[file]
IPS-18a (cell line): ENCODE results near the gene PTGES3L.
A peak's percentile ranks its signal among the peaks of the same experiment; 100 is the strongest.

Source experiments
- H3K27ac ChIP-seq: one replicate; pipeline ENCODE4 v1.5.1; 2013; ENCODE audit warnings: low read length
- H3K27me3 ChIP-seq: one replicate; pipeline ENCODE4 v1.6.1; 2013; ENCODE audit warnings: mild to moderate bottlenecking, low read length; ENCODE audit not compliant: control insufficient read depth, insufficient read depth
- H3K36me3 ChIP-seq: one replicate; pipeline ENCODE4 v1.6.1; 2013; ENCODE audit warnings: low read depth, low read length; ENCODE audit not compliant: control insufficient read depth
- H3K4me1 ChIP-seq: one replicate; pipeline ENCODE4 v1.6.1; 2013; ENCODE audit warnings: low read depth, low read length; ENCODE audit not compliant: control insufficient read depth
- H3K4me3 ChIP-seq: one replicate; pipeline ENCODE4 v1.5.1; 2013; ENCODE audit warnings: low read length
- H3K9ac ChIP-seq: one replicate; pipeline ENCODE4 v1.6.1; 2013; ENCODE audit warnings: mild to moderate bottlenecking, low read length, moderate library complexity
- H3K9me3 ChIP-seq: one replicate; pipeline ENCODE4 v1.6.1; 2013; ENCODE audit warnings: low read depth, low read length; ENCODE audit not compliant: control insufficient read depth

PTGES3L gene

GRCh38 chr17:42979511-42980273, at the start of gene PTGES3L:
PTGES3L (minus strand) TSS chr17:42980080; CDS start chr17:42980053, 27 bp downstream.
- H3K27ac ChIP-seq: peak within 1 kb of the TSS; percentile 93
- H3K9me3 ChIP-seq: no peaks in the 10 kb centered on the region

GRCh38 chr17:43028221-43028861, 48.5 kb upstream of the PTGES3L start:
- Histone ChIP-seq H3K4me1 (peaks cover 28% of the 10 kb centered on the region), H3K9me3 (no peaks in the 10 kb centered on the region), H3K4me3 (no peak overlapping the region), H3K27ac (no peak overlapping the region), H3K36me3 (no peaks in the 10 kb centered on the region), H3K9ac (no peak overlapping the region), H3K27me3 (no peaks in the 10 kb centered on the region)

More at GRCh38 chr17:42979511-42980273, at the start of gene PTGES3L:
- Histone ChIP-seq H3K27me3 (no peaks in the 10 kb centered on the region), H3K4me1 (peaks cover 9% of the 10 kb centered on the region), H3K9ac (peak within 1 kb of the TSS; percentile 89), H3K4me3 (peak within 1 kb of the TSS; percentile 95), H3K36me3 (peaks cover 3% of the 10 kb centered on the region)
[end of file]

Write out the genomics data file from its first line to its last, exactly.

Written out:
IPS-18a (cell line): ENCODE results near the gene PTGES3L.
A peak's percentile ranks its signal among the peaks of the same experiment; 100 is the strongest.

Source experiments
- H3K27ac ChIP-seq: one replicate; pipeline ENCODE4 v1.5.1; 2013; ENCODE audit warnings: low read length
- H3K27me3 ChIP-seq: one replicate; pipeline ENCODE4 v1.6.1; 2013; ENCODE audit warnings: mild to moderate bottlenecking, low read length; ENCODE audit not compliant: control insufficient read depth, insufficient read depth
- H3K36me3 ChIP-seq: one replicate; pipeline ENCODE4 v1.6.1; 2013; ENCODE audit warnings: low read depth, low read length; ENCODE audit not compliant: control insufficient read depth
- H3K4me1 ChIP-seq: one replicate; pipeline ENCODE4 v1.6.1; 2013; ENCODE audit warnings: low read depth, low read length; ENCODE audit not compliant: control insufficient read depth
- H3K4me3 ChIP-seq: one replicate; pipeline ENCODE4 v1.5.1; 2013; ENCODE audit warnings: low read length
- H3K9ac ChIP-seq: one replicate; pipeline ENCODE4 v1.6.1; 2013; ENCODE audit warnings: mild to moderate bottlenecking, low read length, moderate library complexity
- H3K9me3 ChIP-seq: one replicate; pipeline ENCODE4 v1.6.1; 2013; ENCODE audit warnings: low read depth, low read length; ENCODE audit not compliant: control insufficient read depth

PTGES3L gene

GRCh38 chr17:42979511-42980273, at the start of gene PTGES3L:
PTGES3L (minus strand) TSS chr17:42980080; CDS start chr17:42980053, 27 bp downstream.
- H3K27ac ChIP-seq: peak within 1 kb of the TSS; percentile 93
- H3K9me3 ChIP-seq: no peaks in the 10 kb centered on the region

GRCh38 chr17:43028221-43028861, 48.5 kb upstream of the PTGES3L start:
- Histone ChIP-seq H3K4me1 (peaks cover 28% of the 10 kb centered on the region), H3K9me3 (no peaks in the 10 kb centered on the region), H3K4me3 (no peak overlapping the region), H3K27ac (no peak overlapping the region), H3K36me3 (no peaks in the 10 kb centered on the region), H3K9ac (no peak overlapping the region), H3K27me3 (no peaks in the 10 kb centered on the region)

More at GRCh38 chr17:42979511-42980273, at the start of gene PTGES3L:
- Histone ChIP-seq H3K27me3 (no peaks in the 10 kb centered on the region), H3K4me1 (peaks cover 9% of the 10 kb centered on the region), H3K9ac (peak within 1 kb of the TSS; percentile 89), H3K4me3 (peak within 1 kb of the TSS; percentile 95), H3K36me3 (peaks cover 3% of the 10 kb centered on the region)